Prehension or the act of reaching out to and grasping an object requires temporal and spatial coordination of the movement of the arm and the shaping of the hand for grasp so that when the hand reaches the object it is ready to close on the object. The two components of prehension, the reach and the grasp, are programmed separately yet in the execution phase, there is an interaction between the two components such that if one component is perturbed, adjustments will be made within the other component so that both the hand is ready to grasp when the target object is reached. Most reach to grasp studies are completed within the personal workspace directly in front of the person performing that task. My goal is to explore the temporal and spatial synchrony when reaching to grasp in the outer boundaries of the personal workspace.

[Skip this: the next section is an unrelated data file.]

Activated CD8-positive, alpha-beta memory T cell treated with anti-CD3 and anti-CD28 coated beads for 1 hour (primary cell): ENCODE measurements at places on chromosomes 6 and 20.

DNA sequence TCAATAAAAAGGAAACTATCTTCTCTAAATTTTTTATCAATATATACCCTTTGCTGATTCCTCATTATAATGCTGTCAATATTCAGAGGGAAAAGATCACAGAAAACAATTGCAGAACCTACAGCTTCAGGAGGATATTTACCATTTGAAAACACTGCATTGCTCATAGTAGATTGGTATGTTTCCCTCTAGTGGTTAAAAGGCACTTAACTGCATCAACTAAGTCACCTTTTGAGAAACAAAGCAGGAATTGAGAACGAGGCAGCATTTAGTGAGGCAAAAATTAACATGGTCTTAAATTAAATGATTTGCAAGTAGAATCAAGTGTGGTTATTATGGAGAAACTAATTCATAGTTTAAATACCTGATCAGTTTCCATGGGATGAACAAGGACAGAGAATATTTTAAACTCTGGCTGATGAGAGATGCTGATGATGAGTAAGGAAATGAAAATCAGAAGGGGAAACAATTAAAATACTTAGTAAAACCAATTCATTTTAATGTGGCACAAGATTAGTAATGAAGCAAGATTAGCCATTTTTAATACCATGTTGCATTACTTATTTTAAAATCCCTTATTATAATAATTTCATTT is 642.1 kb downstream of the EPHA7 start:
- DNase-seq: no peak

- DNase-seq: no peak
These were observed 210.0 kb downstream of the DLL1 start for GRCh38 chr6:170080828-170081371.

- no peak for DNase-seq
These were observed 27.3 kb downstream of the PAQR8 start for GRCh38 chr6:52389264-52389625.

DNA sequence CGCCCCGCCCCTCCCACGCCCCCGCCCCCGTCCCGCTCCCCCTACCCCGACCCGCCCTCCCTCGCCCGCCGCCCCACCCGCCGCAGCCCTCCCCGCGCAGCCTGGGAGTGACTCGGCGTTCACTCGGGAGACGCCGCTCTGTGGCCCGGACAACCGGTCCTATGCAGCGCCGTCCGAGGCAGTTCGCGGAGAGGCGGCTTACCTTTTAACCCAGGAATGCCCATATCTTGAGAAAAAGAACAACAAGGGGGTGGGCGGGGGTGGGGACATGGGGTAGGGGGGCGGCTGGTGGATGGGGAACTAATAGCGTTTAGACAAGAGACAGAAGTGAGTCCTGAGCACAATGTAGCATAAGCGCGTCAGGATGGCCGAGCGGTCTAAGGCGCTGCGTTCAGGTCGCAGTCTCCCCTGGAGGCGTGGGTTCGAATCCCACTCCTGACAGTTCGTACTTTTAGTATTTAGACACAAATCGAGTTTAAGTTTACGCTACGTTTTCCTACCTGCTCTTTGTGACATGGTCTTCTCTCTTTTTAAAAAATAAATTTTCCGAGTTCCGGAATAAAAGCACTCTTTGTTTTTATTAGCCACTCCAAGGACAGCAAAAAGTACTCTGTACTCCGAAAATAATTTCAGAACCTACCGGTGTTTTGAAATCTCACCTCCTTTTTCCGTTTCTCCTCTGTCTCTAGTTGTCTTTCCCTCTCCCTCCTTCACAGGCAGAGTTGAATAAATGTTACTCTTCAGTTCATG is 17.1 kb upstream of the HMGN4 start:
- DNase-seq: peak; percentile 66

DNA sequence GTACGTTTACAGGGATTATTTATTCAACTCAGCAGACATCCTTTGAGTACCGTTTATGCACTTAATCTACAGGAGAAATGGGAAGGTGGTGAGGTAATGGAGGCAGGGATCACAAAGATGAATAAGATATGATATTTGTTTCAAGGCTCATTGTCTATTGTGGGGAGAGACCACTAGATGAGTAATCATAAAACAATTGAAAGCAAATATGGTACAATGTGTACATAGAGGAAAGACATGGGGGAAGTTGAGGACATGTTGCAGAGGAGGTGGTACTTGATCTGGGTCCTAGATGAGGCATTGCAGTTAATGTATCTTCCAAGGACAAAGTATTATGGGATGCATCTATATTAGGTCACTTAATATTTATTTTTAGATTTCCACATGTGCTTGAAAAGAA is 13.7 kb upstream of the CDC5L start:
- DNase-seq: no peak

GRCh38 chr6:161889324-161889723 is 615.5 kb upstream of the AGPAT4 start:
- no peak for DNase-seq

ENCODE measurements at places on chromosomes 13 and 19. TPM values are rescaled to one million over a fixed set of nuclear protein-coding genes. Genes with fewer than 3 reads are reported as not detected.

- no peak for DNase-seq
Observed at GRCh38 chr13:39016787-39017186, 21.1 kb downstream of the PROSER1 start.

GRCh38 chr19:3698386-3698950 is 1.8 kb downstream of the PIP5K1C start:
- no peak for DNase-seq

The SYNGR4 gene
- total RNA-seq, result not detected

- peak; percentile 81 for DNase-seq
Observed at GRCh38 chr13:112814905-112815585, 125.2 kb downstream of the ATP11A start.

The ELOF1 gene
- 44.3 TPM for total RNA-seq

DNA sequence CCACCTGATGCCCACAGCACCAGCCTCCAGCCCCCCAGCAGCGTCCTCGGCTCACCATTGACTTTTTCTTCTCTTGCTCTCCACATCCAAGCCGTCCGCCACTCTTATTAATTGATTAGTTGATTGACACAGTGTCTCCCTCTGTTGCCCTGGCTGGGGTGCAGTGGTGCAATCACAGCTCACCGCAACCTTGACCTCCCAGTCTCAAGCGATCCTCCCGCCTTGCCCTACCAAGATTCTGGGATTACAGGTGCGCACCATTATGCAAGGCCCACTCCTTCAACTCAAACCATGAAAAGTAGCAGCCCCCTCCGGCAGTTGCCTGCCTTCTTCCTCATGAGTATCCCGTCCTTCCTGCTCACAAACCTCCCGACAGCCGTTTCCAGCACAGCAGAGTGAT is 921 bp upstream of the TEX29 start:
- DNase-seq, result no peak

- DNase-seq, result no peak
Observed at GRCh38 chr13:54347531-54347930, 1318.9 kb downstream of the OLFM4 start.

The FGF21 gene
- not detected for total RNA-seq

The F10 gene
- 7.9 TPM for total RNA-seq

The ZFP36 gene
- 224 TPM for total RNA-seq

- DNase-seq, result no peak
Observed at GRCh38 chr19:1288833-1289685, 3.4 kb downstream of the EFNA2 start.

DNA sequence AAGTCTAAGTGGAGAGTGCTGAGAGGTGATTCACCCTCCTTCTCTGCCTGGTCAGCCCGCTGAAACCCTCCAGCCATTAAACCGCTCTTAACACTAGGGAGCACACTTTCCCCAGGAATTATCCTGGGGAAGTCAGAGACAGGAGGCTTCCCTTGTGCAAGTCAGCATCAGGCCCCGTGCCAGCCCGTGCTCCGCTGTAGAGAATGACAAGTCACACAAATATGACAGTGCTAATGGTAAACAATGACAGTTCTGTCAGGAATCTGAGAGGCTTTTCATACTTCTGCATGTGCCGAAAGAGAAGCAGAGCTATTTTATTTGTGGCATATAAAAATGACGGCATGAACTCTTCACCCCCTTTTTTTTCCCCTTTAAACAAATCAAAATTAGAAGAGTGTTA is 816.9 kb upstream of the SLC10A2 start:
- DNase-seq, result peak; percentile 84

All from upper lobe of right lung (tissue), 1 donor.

Equipment available in the lab includes an 8-camera Peak Motus® system (Vicon, Centennial, CO 80112) and a pair of CyberGloves® (San Jose, CA 95131). The Peak Motus system using reflective markers applied points of the body to record the movement of the arm. Computer software creates three-dimension recreation of the movement.
The CyberGloves are the latest addition to the laboratory. The CyberGloves contain flexible resistors over each of the joints. As the resistors are distorted by the joint movement the resistance and hence the current flowing through the resistors changes. The computer software is able to reconstruct the hand movement based on the changes in the current. Prior to the acquisition of the CyberGloves the types of grasps, object shapes and object locations were limited by the need to have the hand visible in three cameras for good marker resolution. One of the first goals of the laboratory is to synchronize the two pieces of equipment.
Other areas of interest include the use of the Wii in rehabilitation and the effect of the LSVT BIG protocol on gait and functional activities in the person with Parkinson disease.
The Fine Motor Control/Motion Analysis Lab is located in the Ben Kelly Center for Human Performance, room 147.